An exhibition by Jo Eun at the Artside Gallery

Everyday Life and Travel, as Portrayed by Jo Eun
We spoke with artist Jo Eun, who had recently finished a solo exhibition, about travel destinations, cities and her career. Words of her answers permeated through sentences, like the way ink spreads on paper in ink wash paintings.
“I feel a sense of calm when looking at nature, and that’s not because everything is clean and net. I love the way natural objects of different shapes and forms ‘naturally’ mingle with one another. Nature is beautiful because of its diversity. While enjoying such views, I try to write an ideal narrative within myself and translate that into canvas.”
Artist Jo Eun

Path with Low Homes and High Trees_2020_ink-wash on hanji_90×198㎝

Lee Tae-ho, professor of art history at Myongji University, studied just how closely ‘real landscape paintings’ from the Joseon Dynasty resembled actual scenery. In his book , Lee claimed that most such paintings didn’t come close to recapturing the natural surroundings. If anything, Jeong Seon and many other artists used their imagination, instead of painting what was in front of them. Inwang Jesaekdo, which depicted Inwangsan, and other real landscape works of the late Joseon era seem to be showing what the artists wanted to see, despite some hints of resemblance of the actual landscape.

Beads in the Green_2021_ink-wash on hanji _126×126㎝

Beads in the Green_2022_ink-wash on hanji_126×126㎝

The Artside Gallery, near Gyeongbokgung, held an exhibition for the artist Jo Eun in the summer. It was a widely-acclaimed first solo exhibit for Jo. It was as if she had received permission to continue with her career.
The first impression from Jo’s works was similar to the sensation you’d get from seeing real landscape paintings of Joseon. This doesn’t necessarily mean Jo produces real landscape works. She puts houses amongst trees in a beautiful forest, which is fronted by a beach and people. Her paintings exude relaxing vibes. Trees, forests, ocean and waves form such an easy harmony, like light and shade in an ink-and-wash painting. You may catch yourself grinning. And the question also begs: what kind of place would this be?
So we asked Jo about her exhibition and traveling.

Artist at work inside her studio

Oriental Painting, or Landscape Illustration

Q. It’s great to meet you. Please introduce yourself to our readers.
A. I do landscape paintings where nature and humans come together, and tell stories of diversity and harmony with those paintings. I mostly use materials for Oriental paintings.

Q. You just had your first exhibition at the Artside Gallery. How did it go?
A. I’ve always wanted to be true to myself, telling stories and posing questions in my own unique ways. That’s perhaps why it took me so long to have a solo exhibition. Luckily, just when I felt I had everything all organized, the gallery reached out. The exhibition went exactly the way I wanted it to go.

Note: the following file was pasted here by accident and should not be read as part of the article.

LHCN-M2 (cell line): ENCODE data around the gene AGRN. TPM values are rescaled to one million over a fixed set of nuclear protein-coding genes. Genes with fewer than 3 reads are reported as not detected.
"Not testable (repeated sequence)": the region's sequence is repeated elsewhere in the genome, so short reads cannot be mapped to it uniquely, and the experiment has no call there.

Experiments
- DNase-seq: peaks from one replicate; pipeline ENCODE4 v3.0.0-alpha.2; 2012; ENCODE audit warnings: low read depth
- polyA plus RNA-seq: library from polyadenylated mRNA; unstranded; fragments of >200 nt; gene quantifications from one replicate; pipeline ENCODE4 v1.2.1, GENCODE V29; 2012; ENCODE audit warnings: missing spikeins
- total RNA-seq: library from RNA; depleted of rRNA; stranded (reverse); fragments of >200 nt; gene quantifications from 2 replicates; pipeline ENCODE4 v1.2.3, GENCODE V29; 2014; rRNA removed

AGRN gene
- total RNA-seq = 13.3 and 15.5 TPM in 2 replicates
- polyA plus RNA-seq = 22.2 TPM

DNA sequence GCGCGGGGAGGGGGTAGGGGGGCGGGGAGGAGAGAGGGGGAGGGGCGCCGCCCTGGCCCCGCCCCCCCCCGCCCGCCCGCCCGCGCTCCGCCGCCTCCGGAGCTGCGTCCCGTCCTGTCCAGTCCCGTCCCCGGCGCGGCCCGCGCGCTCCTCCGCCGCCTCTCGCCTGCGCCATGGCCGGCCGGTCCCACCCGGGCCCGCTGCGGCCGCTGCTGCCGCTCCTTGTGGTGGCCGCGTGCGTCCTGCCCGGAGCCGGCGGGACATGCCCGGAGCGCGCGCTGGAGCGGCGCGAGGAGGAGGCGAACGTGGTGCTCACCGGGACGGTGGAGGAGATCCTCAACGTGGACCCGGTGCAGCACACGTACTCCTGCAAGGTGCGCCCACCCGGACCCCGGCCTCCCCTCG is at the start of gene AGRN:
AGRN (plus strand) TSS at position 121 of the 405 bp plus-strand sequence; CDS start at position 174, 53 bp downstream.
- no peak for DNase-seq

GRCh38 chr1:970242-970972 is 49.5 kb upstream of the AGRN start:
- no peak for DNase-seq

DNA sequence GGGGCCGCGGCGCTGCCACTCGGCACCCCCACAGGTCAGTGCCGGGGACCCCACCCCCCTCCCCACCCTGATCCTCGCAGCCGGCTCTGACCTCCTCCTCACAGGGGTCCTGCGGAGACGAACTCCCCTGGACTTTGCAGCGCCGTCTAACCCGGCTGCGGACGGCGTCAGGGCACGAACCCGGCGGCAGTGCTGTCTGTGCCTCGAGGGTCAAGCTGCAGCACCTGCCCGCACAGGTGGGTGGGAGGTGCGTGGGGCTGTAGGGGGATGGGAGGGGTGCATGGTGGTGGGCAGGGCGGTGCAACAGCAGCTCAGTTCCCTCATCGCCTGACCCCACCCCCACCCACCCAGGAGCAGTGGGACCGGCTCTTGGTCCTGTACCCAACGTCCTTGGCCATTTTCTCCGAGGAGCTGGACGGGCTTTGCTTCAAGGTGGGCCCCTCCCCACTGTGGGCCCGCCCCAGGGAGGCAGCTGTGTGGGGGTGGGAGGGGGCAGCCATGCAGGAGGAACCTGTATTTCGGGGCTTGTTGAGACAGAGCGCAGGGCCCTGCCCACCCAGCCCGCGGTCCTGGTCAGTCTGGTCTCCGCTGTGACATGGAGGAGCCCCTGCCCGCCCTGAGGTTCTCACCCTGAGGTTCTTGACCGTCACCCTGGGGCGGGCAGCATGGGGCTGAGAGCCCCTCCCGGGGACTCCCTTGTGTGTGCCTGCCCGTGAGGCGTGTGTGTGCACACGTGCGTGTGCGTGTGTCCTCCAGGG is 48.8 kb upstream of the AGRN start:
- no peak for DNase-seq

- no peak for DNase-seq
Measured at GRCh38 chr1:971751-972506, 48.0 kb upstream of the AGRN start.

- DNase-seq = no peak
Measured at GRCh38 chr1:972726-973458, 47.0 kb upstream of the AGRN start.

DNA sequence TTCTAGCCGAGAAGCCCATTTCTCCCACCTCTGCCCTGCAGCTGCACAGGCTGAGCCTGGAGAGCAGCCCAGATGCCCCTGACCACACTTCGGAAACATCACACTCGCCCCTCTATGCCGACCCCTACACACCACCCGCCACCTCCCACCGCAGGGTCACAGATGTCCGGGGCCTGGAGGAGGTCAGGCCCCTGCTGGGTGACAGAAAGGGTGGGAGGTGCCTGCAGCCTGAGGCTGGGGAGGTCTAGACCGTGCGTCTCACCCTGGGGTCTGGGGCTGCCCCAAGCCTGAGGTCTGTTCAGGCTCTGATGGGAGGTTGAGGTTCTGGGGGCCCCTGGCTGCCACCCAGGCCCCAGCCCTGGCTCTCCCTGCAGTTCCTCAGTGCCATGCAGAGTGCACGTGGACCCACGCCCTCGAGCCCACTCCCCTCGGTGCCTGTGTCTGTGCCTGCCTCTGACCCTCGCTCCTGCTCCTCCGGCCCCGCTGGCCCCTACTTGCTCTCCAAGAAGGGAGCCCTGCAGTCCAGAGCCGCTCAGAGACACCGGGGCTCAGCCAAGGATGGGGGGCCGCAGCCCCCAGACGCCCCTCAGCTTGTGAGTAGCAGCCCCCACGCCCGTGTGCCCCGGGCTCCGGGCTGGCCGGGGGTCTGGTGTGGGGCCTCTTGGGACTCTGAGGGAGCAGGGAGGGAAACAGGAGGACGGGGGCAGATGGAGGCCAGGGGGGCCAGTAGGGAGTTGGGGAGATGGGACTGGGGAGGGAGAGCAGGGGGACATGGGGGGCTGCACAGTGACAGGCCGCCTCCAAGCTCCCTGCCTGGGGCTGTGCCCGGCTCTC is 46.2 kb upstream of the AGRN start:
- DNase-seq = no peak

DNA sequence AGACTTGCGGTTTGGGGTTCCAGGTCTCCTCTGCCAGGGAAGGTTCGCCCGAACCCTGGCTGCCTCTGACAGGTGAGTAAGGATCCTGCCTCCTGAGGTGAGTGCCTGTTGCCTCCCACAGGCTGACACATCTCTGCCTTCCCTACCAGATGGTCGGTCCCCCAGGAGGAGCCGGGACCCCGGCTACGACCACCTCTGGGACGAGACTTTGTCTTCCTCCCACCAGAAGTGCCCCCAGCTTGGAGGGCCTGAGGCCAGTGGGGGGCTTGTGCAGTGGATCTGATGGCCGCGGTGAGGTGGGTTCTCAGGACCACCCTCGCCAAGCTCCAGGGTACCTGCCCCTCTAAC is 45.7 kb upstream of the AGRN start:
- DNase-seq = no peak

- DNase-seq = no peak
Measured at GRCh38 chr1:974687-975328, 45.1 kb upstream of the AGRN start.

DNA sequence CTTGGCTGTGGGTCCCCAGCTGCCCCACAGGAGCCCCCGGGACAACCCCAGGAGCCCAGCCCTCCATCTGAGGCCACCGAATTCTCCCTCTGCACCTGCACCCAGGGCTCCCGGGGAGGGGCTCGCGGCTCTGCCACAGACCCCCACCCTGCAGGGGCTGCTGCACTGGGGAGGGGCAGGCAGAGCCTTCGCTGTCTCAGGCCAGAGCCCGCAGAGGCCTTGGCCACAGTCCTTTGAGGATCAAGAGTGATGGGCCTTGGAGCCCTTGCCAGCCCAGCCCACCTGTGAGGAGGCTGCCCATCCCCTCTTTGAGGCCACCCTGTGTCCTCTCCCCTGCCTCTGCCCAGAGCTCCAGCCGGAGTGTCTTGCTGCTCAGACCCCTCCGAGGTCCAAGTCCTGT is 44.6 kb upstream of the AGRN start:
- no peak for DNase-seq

Conversation_2022_ink-wash on hanji _62×50㎝

Beads in the Green_2022_ ink-wash on hanji _117×91㎝

Q. Your paintings are different from typical Oriental paintings. They also seem like contemporary landscape paintings, or even illustrations of landscape.
A. I’ve long agonized over materials for my Oriental paintings. Hanji and meok (inkstick) are traditional materials with delicate beauty, but they’re considered outdated. I wanted to highlight features of my materials while also producing contemporary paintings. I’ve always been fascinated with the structural power or density of space, and so I naturally used white space or line drawing of the traditional landscape painting on a limited basis. I’ve been mixing in different techniques and materials, depending on the overall mood of the work.

View of the exhibition at the Artside Gallery

Q. On the gallery’s website, the introduction to your exhibition had the phrase, “nature that doesn’t exist in real life.” It sounded as though you weren’t referring to any specific space.
A. In most of my words, the natural surroundings that I paint are essentially virtual space, with fragments of real life landscape pieced together. I would draw or photograph views that I enjoyed while traveling or during a typical day, and work those pieces into the canvas. For bigger paintings, I would create a small town-like framework and then put in trees, houses and residents in different shapes and forms.

Q. Whereas your landscape is quite dense, people are really small, as if they’re engulfed in their surroundings. What are your thoughts on the relationship between nature and human?
A. I try to convey the solemn, quiet dignity that nature exudes, and I think this goes well with moek. As you spend time in constantly-changing nature that leaves you in awe, you may start resembling that very nature. That was my hope when I started this project.